ANDERSON, Ind. (AP) -- A magnesium fire at a recycling plant that forced thousands to evacuate their homes may take days to burn itself out after firefighters gave up on trying to extinguish the blaze themselves.
The fire erupted at the Advanced Magnesium Alloys Corp. plant around 5 p.m. Friday, but explosions inside forced firefighters out less than three hours later, said police spokesman Detective Terry Sollars.
There were no reports of injuries.
Magnesium is a silvery-white, highly flammable metal that, when ignited, releases irritating or toxic fumes. Magnesium fires are typically extinguished using dry sand since water can cause a flare-up or explosion.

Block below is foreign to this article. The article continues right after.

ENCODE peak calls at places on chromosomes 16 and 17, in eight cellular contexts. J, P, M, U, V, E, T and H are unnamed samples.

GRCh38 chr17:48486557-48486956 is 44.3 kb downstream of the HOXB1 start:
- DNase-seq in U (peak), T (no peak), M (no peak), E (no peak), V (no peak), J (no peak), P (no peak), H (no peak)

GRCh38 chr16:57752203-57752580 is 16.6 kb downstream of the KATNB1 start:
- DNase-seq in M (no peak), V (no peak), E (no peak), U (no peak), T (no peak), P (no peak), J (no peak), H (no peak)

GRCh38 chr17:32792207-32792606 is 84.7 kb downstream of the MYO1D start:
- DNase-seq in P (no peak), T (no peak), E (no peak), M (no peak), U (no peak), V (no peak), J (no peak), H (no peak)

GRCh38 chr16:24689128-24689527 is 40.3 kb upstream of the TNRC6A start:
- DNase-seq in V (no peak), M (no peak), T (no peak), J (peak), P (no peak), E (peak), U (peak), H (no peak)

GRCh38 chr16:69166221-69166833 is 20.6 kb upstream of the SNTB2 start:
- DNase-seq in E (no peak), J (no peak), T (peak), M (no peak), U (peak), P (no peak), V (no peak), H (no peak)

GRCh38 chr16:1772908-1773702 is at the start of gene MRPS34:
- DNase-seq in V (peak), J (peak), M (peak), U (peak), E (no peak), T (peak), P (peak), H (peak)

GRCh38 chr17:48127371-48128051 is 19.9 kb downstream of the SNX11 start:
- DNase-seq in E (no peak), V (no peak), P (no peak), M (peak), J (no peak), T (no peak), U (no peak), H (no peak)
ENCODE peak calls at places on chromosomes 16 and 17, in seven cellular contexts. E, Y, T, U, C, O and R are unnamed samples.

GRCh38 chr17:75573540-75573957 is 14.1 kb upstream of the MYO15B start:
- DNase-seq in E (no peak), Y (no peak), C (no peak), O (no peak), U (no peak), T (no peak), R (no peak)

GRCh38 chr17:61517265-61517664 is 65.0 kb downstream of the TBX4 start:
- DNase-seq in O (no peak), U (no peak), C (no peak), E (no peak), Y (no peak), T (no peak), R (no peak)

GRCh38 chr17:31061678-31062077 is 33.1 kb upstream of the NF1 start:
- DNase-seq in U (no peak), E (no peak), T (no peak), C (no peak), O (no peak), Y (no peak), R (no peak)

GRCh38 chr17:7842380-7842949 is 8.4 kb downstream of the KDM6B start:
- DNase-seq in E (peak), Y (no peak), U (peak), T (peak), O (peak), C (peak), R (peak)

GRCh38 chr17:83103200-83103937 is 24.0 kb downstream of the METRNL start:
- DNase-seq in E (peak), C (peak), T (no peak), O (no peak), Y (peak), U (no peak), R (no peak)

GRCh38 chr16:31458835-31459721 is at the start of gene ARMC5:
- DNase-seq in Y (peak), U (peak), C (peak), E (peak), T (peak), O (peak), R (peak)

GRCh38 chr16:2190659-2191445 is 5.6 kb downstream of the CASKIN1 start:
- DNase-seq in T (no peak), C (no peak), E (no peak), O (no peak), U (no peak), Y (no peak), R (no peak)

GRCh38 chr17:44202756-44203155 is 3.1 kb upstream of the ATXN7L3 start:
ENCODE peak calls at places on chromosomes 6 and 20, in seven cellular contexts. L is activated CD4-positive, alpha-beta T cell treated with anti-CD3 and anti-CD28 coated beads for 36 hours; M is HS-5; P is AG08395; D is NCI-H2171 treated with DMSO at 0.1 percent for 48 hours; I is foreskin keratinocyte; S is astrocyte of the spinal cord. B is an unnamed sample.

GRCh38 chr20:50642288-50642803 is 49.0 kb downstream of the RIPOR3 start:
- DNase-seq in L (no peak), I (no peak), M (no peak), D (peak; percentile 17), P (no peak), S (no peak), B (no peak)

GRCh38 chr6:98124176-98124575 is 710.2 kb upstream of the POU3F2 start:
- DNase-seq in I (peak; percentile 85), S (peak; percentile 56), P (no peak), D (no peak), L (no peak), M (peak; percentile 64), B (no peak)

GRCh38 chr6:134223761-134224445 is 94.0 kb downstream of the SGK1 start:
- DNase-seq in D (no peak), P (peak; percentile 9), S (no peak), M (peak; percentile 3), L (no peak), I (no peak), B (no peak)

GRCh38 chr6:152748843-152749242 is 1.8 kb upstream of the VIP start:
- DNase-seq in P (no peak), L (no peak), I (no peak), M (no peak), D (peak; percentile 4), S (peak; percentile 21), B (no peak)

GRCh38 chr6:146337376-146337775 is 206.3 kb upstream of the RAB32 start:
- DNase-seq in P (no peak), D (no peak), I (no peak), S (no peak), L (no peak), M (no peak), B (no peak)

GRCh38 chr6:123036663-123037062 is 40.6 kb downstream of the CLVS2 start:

"God doesn't have enough sand in Anderson,'' Fire Chief J.R. Rosencrans said. By 9 p.m., he had decided to let the fire burn itself out.
Authorities evacuated about 5,000 people from an area about one mile wide and two miles long that fell in the path of the smoke and fumes; wind speeds were about 5 mph, Sollars said.
"They're afraid the plant is gonna blow,'' said Doug Parks, who lives across the street and upwind from the plant. "We heard a couple of explosions that shook the house.''
Sollars said the fire began with an estimated 4,000 to 6,000 pounds of magnesium in one section of the plant. ``We're not sure yet on what the start of it was,'' he said.
Twelve to 18 of the plant's approximately 70 workers were inside at the time, he said.